Enterprise-wide partnerships lead to success
With an automation champion in place, it is critical that the infrastructure around them is aligned to support the initiative. When leaders are aligned on what the impact needs to be, the teams under them work together to find the right processes to transform.
Involving IT in the proper supporting role and auditing is a must to support the strategy. One of the most common catastrophic stall points is where the person leading the program is not actually accountable for the impact of the automation. Because the support from IT is known to be essential, forging a strong partnership from the start will give the program a much greater likelihood of enterprise success.
There are a host of other things that naturally occur when a business leader has stated responsibility for automation that addresses many of the other stall points. HR is expected to support the leader. As the automation team grows, each member of the team has a job description, goals, performance criteria, a career ladder, development opportunities, and talent acquisition and knows how to hire good automation resources. It means that the automation team has access to organizational change management and internal communications resources. This dramatically reduces #AutomationAnxiety, a term I defined a long time ago that is a serious and sometimes catastrophic stall point.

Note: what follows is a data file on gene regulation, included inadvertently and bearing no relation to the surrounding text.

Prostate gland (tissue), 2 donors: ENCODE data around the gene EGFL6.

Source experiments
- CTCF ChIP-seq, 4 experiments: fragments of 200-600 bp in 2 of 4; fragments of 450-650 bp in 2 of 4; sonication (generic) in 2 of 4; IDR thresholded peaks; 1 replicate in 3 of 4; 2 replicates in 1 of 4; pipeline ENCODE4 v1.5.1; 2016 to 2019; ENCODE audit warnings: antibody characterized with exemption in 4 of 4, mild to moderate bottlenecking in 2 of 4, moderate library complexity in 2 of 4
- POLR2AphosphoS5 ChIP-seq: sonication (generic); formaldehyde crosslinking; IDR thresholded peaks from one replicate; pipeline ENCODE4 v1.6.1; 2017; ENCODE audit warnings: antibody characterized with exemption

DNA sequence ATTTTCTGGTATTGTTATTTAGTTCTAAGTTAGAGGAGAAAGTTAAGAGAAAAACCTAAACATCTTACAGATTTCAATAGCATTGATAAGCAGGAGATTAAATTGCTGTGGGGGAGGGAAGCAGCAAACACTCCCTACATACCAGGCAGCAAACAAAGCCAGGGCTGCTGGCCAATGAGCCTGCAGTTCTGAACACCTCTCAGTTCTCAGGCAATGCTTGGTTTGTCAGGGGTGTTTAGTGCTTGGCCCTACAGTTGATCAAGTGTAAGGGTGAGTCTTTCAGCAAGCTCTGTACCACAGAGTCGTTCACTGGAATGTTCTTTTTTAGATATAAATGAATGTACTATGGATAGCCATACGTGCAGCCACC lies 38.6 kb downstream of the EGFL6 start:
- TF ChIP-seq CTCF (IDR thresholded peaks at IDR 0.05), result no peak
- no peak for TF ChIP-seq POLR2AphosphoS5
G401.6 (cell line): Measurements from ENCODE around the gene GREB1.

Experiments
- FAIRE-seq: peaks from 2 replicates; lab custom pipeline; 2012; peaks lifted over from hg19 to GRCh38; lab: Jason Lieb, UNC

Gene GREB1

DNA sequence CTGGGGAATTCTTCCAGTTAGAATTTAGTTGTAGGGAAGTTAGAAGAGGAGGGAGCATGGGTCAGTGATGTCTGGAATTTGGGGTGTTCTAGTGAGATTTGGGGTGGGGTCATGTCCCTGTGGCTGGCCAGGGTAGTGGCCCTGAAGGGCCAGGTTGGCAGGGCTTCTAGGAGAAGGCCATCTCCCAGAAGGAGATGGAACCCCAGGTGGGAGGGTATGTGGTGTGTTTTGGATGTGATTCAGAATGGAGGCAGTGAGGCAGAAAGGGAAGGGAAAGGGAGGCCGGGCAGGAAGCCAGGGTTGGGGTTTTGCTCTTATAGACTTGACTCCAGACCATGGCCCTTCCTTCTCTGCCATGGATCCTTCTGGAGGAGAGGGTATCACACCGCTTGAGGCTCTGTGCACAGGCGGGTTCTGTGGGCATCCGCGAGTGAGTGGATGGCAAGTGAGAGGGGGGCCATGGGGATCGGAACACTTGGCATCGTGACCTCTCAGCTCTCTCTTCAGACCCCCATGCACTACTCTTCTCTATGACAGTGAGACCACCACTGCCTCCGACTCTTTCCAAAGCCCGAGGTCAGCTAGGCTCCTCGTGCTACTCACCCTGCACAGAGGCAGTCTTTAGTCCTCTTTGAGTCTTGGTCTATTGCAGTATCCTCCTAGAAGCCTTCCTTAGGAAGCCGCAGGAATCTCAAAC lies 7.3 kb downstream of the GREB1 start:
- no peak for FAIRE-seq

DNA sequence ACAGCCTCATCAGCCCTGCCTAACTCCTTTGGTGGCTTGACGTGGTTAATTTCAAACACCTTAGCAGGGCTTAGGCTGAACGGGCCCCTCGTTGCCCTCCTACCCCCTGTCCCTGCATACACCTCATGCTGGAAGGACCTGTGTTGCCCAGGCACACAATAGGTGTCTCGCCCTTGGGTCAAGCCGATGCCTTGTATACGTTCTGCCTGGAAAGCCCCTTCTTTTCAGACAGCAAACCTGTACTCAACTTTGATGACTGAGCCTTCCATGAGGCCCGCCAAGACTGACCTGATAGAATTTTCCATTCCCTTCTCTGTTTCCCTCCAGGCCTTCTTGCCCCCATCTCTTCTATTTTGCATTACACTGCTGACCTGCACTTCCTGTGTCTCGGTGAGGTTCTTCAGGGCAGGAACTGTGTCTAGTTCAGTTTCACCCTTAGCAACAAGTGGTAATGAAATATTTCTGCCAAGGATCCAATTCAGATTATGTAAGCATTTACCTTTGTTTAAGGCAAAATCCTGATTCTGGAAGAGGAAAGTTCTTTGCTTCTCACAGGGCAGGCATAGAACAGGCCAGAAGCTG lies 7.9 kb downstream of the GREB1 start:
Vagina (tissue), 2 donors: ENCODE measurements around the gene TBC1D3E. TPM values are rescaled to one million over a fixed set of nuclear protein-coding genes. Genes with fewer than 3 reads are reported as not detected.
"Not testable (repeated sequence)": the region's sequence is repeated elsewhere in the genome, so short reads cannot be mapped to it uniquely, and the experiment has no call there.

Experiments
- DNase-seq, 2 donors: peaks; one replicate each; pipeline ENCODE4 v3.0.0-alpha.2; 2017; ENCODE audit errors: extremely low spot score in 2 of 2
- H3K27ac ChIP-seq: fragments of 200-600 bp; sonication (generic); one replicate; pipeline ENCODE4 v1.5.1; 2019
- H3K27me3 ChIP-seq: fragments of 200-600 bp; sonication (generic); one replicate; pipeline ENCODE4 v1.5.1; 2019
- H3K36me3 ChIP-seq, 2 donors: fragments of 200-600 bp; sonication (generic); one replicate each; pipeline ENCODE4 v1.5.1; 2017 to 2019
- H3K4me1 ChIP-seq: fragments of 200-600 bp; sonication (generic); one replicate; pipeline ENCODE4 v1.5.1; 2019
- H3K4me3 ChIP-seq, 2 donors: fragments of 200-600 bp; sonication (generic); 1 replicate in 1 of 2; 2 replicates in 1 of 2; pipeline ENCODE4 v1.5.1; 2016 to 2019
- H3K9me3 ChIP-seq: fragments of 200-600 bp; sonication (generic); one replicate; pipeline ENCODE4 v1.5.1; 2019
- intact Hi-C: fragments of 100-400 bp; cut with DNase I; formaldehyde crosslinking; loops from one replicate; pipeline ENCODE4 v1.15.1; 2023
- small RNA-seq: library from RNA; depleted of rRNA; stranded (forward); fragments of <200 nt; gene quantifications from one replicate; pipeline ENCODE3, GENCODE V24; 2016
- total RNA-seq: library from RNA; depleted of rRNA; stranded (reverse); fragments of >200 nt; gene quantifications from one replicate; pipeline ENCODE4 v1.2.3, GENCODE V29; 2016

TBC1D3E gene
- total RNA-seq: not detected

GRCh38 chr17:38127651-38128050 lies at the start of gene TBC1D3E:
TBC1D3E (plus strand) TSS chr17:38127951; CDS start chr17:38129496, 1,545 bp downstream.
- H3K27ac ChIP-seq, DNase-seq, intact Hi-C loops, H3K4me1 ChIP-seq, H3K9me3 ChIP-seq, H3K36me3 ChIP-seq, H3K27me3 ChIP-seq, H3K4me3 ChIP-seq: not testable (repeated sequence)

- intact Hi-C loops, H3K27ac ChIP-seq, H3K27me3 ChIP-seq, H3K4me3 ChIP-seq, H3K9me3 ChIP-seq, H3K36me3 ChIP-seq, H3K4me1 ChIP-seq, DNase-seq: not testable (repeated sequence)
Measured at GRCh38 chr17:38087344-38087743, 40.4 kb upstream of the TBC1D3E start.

Perhaps the single most difficult challenge in any automation transformation is ensuring strategic alignment across the enterprise. If a company has made the decision to effectively execute an automation transformation, there will be enterprise-level strategic objectives pursuing the richest opportunity areas regardless of where in operation it might be. That means that the head of accounting and the VP of HR operations, and the head of customer care, etc., are expected to open their doors and welcome the automation team in to help them transform their operation. This is leadership alignment work at its highest level. When it comes to the enterprise scaling of an automation program, by far the most common stopping place for the program is when it reaches the boundaries of the function or operation in which it began. It is not a natural act for one leader to invite another in so that they can find all of the inefficiencies, high-friction error-prone processes, and experience killing exception handling (for customers, employees, and suppliers) that goes on in almost every part of a business. And then to expose all of this publicly for others to see!
For these reasons and others, if you want your automation program to be successful, ensure your organization appoints and titles a senior business leader into an automation leadership role. This is the most effective way a business can address all of the catastrophic stall points, most of the serious stall points, and creates an environment of automation and, ultimately, business success.